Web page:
Much of science fiction says humans are swell, but could really use a metaphysical upgrade.
Oh, that zeal for scientific exploration and art is great; that capacity to love, just smashing, but you really should lose the body, boys and girls. Yes. All the body.
This notion could be proved solely from episodes of Star Trek and its sequel series (which I enjoy). Yet I first began seeing this religious notion thanks to a made-for-TV movie whose ending I accidentally saw years ago. I’ve confirmed it is charmingly titled Alien Hunter.
Plot: Bad viruses. Good aliens. An Antarctic research station. Gruesome deaths, and then submarines launch missiles to destroy the whole station. But searching an escape, the two lead characters manage to make telepathic contact with the aliens. Just before the missiles hit, they run outside in the snow, holding hands. They stand beneath the alien ship. It’s a wondrous, hovering mass of spheroid glowing angelic lights. The two vanish into the ship with a rush of beamed-up light, somehow converted into the luminescent beings.
Similarly angelic choirs sing as we later see the ship ascend beyond the planet Earth, and in a blur of vapors it transfers to some extraterrestrial dimension, never to be seen again.
Ha. And they’d think only some Christians believe in a “Rapture.”
Theme: Human beings are good, but far better is to be turned into an Incorporeal Entity.
Or: Earthlings go to heaven, but heaven isn’t for beings who still resemble Earthlings.
In the first Star Trek series, Captain Kirk and crew met wise, above-it-all aliens who had left corporeality for an enlightened bodiless state, such as the Organians. This continued into Star Trek: The Next Generation, perhaps most notably in the episode “Transfigurations.” (Interesting spiritual-sounding title, that.) Spoiler: the crew’s mysterious visitor turns out to be not dangerous, only evolving — once again, from a limited body to an “energy being.”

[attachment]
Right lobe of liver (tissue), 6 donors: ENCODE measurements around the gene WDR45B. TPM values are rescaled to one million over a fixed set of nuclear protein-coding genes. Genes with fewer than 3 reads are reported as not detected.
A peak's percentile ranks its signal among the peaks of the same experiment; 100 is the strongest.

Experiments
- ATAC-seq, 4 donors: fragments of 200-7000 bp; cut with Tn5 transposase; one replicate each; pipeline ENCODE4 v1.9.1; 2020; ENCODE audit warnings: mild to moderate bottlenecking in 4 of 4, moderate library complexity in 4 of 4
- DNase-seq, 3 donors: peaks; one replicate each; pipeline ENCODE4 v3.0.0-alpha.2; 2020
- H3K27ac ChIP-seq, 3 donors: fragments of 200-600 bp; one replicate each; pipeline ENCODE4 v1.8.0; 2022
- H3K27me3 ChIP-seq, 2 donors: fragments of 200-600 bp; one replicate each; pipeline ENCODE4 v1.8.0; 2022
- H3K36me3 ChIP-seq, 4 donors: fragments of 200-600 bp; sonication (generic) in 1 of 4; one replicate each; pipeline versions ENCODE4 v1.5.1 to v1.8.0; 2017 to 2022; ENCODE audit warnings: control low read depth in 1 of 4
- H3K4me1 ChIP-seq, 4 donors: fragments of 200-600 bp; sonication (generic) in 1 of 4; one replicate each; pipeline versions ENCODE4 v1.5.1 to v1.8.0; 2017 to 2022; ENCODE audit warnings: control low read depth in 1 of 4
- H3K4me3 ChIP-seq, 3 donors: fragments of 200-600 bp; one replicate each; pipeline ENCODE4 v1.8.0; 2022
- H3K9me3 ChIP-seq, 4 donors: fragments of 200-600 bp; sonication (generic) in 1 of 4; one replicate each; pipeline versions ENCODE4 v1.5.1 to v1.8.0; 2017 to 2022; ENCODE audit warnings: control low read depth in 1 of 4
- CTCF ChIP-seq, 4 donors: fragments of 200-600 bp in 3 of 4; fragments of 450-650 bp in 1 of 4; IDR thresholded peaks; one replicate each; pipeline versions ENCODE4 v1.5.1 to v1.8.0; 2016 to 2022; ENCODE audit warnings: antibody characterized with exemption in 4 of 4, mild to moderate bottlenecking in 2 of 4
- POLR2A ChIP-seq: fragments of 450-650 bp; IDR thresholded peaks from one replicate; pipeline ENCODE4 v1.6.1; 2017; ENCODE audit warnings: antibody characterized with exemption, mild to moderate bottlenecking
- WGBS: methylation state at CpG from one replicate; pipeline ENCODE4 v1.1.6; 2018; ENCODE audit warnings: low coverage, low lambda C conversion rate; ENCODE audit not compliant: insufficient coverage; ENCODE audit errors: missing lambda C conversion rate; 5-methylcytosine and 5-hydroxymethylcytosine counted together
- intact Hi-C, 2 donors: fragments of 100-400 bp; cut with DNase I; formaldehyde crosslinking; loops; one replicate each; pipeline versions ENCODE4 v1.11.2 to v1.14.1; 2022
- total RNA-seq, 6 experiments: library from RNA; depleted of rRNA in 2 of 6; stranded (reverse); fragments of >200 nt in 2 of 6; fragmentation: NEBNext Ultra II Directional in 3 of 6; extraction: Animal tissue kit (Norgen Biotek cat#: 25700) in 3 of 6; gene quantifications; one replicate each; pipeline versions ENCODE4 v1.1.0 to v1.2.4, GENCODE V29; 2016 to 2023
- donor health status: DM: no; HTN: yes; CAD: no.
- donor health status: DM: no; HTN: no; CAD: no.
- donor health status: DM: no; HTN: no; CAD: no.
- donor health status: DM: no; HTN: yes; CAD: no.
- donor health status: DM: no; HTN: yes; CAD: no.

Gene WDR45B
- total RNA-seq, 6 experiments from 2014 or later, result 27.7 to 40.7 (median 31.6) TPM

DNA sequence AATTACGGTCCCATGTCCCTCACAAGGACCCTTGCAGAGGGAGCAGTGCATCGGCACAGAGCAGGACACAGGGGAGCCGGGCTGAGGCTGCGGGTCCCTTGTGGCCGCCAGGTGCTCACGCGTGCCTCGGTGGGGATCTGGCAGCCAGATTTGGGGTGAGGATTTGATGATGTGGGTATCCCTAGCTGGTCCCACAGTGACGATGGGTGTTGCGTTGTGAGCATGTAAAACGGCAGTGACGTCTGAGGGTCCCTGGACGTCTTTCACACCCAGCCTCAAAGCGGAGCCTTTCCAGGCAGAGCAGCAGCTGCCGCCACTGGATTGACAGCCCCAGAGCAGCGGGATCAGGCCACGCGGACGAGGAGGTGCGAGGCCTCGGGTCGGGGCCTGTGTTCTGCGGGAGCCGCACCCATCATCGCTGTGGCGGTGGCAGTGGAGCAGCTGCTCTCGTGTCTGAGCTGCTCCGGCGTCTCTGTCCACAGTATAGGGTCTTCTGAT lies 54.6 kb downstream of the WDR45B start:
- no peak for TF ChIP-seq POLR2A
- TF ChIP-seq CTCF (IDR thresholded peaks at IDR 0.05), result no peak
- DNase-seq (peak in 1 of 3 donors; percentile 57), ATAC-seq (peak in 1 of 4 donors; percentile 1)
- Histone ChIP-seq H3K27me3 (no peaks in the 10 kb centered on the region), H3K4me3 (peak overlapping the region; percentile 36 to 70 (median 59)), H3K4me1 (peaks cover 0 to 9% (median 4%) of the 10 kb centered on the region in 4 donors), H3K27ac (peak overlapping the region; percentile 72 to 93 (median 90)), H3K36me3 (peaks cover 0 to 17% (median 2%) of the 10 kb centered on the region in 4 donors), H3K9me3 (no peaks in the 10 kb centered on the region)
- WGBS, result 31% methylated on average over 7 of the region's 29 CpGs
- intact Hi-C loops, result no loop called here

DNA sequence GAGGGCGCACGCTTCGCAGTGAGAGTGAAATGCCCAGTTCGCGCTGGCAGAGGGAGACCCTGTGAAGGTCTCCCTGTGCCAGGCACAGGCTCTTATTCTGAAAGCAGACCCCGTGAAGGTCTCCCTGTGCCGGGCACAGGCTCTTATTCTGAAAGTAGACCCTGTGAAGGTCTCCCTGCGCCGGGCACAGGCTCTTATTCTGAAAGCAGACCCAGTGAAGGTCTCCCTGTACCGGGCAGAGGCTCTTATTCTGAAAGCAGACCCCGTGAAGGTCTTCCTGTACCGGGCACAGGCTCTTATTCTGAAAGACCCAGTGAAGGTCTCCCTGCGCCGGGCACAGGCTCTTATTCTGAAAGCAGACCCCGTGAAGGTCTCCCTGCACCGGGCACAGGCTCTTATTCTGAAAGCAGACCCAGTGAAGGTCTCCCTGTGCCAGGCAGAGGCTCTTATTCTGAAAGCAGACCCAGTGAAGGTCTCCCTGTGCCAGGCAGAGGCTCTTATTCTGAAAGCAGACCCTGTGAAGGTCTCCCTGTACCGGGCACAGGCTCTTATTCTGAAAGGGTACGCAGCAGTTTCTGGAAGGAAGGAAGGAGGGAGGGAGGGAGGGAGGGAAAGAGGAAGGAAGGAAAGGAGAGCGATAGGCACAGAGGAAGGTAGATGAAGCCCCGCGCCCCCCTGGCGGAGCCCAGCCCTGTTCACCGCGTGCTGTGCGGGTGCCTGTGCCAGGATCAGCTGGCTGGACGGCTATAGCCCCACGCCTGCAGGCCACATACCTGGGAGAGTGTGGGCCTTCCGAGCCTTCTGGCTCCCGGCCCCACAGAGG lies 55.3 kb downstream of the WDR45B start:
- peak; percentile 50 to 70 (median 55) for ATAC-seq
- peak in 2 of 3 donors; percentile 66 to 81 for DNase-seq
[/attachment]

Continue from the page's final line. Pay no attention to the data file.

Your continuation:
This notion originates not in sci-fi, but false religions: that someday, you will upgrade from cramped embodied seats in coach to flying first-class in an incorporeal plane.
Similar stray “memes” even float ghostlike about Christianity. God created the material world, but now He isn’t exactly thrilled about it. That’s why Christians’ future existence will be bodiless. You are destined to cast off the “shell” of your body and free the most valuable part, the soul, into a heavenly incorporeal existence.
Meanwhile, the actual Jesus Christ, God Himself, did the exact opposite.
- False religions and some sci-fi exalts the notion of being “spiritual,” inside and outside. At best that’s a half-truth. But worshiping multiple “spiritual” entities, whether “gods” or forces or highly-evolved aliens, gives it the lie. Only God is eternal, unseen, and Spirit.
- False religions and some sci-fi assumes belief in particles-to-people evolution. (This is not the same as genetic variation within a species, as created by God.) Because all people crave something to worship, many assume a “spiritual” future for men. In C.S. Lewis’s Out of the Silent Planet, Dr. Weston holds this view, and his confrontation with the angelic archon of Mars reveals his true goal: he idolizes a fake notion of “mankind,” but loves no man. By contrast, God makes clear that all people instinctively hate Him.
- False religions and some sci-fi insist man is neutral or good, and it is our world — with its hardships and outdated cultural beliefs — that tempt him to evil (whatever “evil” is). Their solution: transform the world first, and then the soul. That is a reversal of God’s promise. He came first to resurrect people’s souls, then their bodies and all the world.
The Son of God added a new title, “Son of Man” (Daniel 7:13), in no way detracting from His eternal title: “Son of God” (Luke 1:45). God had forbidden people from making an image of Him to worship (Exodus 20: 4-6). Evidently that was His job. He gave an image to His Son.
Yes, this “firstborn of all creation,” “the image of the invisible God” (Col 1:15), deigned to be the firstborn of a human woman, the image of a visible God. “Though he was in the form of God, [He] did not count equality with God a thing to be grasped, but emptied himself, by taking the form of a servant, being born in the likeness of men” (Philippians 2: 6-7).
That I can’t fathom. It’s wondrous. Magical. How could we explore it? Let’s try, in this series.
I can say more certainly that I find this harder to fathom: the insistence of false religions and some science-fiction stories that it’s best to lose the human body and go energy-being.
Actually, the explanation may be as simple as this:
God said: salvation works this way. Naturally man says: Nuh-uh; another way.
Yet which heroic story is more divine and human?